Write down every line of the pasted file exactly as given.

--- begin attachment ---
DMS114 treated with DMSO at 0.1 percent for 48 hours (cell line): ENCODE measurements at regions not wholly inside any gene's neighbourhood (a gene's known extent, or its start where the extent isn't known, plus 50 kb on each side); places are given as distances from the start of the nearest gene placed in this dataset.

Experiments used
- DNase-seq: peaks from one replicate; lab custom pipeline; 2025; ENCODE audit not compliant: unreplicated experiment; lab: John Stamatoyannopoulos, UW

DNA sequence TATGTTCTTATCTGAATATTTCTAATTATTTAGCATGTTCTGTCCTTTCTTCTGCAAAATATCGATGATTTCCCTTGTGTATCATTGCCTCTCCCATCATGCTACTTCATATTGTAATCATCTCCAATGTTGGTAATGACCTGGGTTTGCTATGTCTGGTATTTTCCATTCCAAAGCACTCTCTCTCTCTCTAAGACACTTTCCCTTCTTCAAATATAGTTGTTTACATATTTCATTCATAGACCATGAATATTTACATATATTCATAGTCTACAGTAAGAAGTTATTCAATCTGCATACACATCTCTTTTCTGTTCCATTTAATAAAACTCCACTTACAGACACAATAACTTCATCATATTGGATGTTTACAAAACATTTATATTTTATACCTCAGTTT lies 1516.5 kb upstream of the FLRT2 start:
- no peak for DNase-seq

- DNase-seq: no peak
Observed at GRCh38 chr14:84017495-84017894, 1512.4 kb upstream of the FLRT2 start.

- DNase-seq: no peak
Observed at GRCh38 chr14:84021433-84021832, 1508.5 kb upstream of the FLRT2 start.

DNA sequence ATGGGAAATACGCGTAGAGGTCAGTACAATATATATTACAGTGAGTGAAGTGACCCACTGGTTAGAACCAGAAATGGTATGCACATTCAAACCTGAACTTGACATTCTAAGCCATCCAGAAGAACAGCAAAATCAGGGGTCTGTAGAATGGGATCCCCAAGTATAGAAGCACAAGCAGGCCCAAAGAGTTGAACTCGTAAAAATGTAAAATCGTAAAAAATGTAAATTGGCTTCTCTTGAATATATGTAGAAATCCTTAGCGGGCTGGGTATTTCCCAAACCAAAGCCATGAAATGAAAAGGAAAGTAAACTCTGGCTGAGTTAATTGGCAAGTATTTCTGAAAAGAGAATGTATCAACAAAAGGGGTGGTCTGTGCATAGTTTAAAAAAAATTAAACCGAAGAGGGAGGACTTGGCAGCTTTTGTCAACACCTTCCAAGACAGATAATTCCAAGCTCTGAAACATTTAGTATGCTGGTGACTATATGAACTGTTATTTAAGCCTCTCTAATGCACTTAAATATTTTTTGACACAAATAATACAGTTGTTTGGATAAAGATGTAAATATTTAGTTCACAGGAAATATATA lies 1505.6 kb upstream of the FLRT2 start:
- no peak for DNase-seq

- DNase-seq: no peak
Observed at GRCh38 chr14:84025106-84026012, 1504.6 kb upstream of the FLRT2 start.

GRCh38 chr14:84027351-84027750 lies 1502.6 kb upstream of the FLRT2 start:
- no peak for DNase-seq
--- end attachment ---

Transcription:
DMS114 treated with DMSO at 0.1 percent for 48 hours (cell line): ENCODE measurements at regions not wholly inside any gene's neighbourhood (a gene's known extent, or its start where the extent isn't known, plus 50 kb on each side); places are given as distances from the start of the nearest gene placed in this dataset.

Experiments used
- DNase-seq: peaks from one replicate; lab custom pipeline; 2025; ENCODE audit not compliant: unreplicated experiment; lab: John Stamatoyannopoulos, UW

DNA sequence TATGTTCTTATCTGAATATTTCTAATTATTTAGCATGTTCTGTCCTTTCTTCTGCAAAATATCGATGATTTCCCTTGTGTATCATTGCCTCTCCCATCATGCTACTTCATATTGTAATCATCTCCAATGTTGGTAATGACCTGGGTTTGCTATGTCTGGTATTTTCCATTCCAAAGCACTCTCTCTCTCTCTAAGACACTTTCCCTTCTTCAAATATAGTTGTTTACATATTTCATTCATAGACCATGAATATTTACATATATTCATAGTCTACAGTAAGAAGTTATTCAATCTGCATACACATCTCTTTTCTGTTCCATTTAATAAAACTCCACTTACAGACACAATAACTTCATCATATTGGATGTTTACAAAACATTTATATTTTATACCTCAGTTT lies 1516.5 kb upstream of the FLRT2 start:
- no peak for DNase-seq

- DNase-seq: no peak
Observed at GRCh38 chr14:84017495-84017894, 1512.4 kb upstream of the FLRT2 start.

- DNase-seq: no peak
Observed at GRCh38 chr14:84021433-84021832, 1508.5 kb upstream of the FLRT2 start.

DNA sequence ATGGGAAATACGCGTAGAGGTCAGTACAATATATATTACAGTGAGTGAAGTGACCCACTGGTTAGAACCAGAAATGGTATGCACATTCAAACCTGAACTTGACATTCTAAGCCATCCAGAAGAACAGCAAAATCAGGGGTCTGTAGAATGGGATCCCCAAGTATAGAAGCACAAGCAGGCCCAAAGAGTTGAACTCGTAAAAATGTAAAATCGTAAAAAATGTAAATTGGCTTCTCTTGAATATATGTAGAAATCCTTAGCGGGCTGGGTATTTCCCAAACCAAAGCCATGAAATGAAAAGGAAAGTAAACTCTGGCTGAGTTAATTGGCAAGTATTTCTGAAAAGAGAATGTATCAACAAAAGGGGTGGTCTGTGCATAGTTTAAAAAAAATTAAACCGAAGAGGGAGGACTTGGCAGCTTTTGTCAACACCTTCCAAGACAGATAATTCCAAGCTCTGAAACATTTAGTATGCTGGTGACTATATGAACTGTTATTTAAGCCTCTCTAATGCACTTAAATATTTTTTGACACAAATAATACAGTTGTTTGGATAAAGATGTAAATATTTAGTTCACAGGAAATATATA lies 1505.6 kb upstream of the FLRT2 start:
- no peak for DNase-seq

- DNase-seq: no peak
Observed at GRCh38 chr14:84025106-84026012, 1504.6 kb upstream of the FLRT2 start.

GRCh38 chr14:84027351-84027750 lies 1502.6 kb upstream of the FLRT2 start:
- no peak for DNase-seq